On the road again, it’s just a short backtrack to Dalton, where I make my way to Crane & Co., which produced the first paper for U.S. currency, more than 200 years ago. Today it still makes the cotton stock on which our dollars are printed, along with fine stationery. The Crane Museum of Papermaking, open weekdays from June through mid-October, is housed in the former rag room of the company’s Old Stone Mill, on the banks of the mighty Housatonic. Inside, stout oak beams arch overhead and tall windows illumine the floor; cases of 19th-century tools and other exhibits trace the long history of the craft in this valley.
Wending my way down Route 8 into Washington, I head west on back roads, past Ashley Lake and Sandwash Reservoir, deep into October Mountain State Forest and that glorious afternoon of hiking where our story began. After all that rugged exercise amid awe-inspiring natural beauty, it’s no wonder I’m feeling in need of some invigorating creature comforts.
If there’s a clubhouse for this quieter season, it’s the Dream Away Lodge, just down County Road in Becket. As I drive up the flank of Becket Mountain, at the southern end of the state forest, the restaurant seems conjured up as if by magic. One minute, I’m heading up a steep road that rises long enough to make me doubt my GPS; then, out of nowhere, the bright aura of a rickety farmhouse materializes by the roadside, with a splash of Christmas lights over the entrance and a parking lot packed with cars.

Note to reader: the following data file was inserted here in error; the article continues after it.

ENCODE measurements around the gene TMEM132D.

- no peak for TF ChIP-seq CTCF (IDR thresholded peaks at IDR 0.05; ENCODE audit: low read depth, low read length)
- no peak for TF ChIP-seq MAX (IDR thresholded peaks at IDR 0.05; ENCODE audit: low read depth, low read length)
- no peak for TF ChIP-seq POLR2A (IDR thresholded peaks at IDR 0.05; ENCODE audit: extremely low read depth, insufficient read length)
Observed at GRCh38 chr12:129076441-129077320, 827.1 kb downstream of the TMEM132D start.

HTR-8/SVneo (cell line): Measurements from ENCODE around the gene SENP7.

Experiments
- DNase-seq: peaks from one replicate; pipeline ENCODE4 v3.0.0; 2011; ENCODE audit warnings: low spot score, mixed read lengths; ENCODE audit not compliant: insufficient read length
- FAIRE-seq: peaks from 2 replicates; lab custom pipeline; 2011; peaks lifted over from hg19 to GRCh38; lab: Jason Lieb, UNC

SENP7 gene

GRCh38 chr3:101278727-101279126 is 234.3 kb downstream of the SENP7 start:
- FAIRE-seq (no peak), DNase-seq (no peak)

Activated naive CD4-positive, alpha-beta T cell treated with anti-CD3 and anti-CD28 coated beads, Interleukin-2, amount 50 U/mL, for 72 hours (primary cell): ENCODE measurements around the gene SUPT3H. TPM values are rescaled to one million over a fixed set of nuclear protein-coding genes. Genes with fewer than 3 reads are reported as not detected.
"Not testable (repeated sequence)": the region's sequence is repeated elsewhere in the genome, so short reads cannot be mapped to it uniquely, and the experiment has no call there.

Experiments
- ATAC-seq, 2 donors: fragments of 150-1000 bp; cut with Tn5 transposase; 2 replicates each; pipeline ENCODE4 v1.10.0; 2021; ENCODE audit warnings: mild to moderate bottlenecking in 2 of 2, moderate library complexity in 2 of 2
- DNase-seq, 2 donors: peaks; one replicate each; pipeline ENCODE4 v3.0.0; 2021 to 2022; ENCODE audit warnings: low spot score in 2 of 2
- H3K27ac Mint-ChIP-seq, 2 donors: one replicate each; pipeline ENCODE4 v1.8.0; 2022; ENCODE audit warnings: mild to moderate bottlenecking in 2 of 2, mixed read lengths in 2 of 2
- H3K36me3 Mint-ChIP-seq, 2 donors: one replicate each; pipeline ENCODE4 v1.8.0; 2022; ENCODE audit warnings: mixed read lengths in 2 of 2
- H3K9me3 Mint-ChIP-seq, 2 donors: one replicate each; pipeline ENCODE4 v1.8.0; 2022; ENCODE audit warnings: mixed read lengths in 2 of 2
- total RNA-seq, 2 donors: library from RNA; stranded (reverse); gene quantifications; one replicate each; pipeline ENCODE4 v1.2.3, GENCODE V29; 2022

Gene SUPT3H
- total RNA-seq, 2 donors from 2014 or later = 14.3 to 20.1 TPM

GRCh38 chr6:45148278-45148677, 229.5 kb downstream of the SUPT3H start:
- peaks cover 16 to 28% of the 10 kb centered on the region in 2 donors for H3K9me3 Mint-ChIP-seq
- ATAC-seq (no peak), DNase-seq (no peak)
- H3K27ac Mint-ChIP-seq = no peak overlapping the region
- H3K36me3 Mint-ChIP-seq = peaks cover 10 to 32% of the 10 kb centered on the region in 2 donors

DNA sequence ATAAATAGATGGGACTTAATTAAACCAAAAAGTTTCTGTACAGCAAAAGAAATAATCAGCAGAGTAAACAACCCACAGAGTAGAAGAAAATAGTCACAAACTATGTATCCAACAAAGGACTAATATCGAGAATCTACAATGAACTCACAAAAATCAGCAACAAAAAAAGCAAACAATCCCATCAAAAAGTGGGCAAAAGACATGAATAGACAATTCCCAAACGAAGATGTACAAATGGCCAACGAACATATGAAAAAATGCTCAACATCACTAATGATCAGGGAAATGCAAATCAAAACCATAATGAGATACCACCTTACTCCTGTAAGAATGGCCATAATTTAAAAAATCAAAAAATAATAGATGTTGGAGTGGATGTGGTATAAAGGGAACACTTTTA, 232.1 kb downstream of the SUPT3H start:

Rumor has it that the place was once a speakeasy or a brothel—and if it wasn’t, it should have been. A naked Marilyn hangs over the hostess stand, where a dark-haired woman insists that I sit in the bar area, since “it’ll be more fun.” Right after I settle in, a gray cat named Bob Dylan jumps up beside me, and together we watch a parade of jeans, flannel, and tattoos stream by.
The roadhouse’s claim to fame is that Dylan’s Rolling Thunder Review rolled through here back in 1975, with Arlo Guthrie, Joan Baez, and Allen Ginsberg in tow. The décor is so eclectic that it takes on a kind of symmetry: patterned tablecloths, random paintings and photos, tassled lamps, and Buddhas. The menu, created by chef Amy Loveless, is just as wide-ranging, from duck vindaloo to enchiladas—but the dishes are no mere larks. For an appetizer I’m served a pillowy chèvre from nearby Monterey, accompanied by a firm house-made guava paste, adding the perfect note of sweetness to the salty goat cheese. It’s followed by a well-marbled ribeye, expertly blackened, topped with chipotle sauce.
I rest contentedly as folk music drifts in from the wood-paneled lounge next door. Tonight’s act features Annie Guthrie—granddaughter of Woody and daughter of Arlo—and Bobby Sweet, a twangy singer/songwriter whose voice lives up to his name.